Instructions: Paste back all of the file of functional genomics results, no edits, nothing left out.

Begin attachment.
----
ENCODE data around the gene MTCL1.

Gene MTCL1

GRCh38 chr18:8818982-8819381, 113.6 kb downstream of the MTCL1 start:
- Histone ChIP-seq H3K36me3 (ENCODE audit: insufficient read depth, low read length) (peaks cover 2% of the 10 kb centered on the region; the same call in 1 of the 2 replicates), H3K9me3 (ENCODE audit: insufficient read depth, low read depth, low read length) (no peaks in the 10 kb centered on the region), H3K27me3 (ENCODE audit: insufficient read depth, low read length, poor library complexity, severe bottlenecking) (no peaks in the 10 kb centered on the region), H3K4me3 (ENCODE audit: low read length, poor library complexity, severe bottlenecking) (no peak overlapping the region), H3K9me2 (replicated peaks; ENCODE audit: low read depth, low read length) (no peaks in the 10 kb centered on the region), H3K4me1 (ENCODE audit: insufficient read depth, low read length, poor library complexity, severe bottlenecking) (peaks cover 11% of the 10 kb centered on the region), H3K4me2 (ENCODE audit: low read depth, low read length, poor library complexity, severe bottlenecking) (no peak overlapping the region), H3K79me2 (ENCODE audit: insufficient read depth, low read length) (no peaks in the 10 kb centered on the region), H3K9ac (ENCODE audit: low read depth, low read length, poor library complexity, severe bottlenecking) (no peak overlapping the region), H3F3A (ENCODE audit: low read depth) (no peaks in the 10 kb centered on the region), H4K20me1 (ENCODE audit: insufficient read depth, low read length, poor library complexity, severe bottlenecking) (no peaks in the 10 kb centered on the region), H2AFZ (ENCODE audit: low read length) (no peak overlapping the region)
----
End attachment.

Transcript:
ENCODE data around the gene MTCL1.

Gene MTCL1

GRCh38 chr18:8818982-8819381, 113.6 kb downstream of the MTCL1 start:
- Histone ChIP-seq H3K36me3 (ENCODE audit: insufficient read depth, low read length) (peaks cover 2% of the 10 kb centered on the region; the same call in 1 of the 2 replicates), H3K9me3 (ENCODE audit: insufficient read depth, low read depth, low read length) (no peaks in the 10 kb centered on the region), H3K27me3 (ENCODE audit: insufficient read depth, low read length, poor library complexity, severe bottlenecking) (no peaks in the 10 kb centered on the region), H3K4me3 (ENCODE audit: low read length, poor library complexity, severe bottlenecking) (no peak overlapping the region), H3K9me2 (replicated peaks; ENCODE audit: low read depth, low read length) (no peaks in the 10 kb centered on the region), H3K4me1 (ENCODE audit: insufficient read depth, low read length, poor library complexity, severe bottlenecking) (peaks cover 11% of the 10 kb centered on the region), H3K4me2 (ENCODE audit: low read depth, low read length, poor library complexity, severe bottlenecking) (no peak overlapping the region), H3K79me2 (ENCODE audit: insufficient read depth, low read length) (no peaks in the 10 kb centered on the region), H3K9ac (ENCODE audit: low read depth, low read length, poor library complexity, severe bottlenecking) (no peak overlapping the region), H3F3A (ENCODE audit: low read depth) (no peaks in the 10 kb centered on the region), H4K20me1 (ENCODE audit: insufficient read depth, low read length, poor library complexity, severe bottlenecking) (no peaks in the 10 kb centered on the region), H2AFZ (ENCODE audit: low read length) (no peak overlapping the region)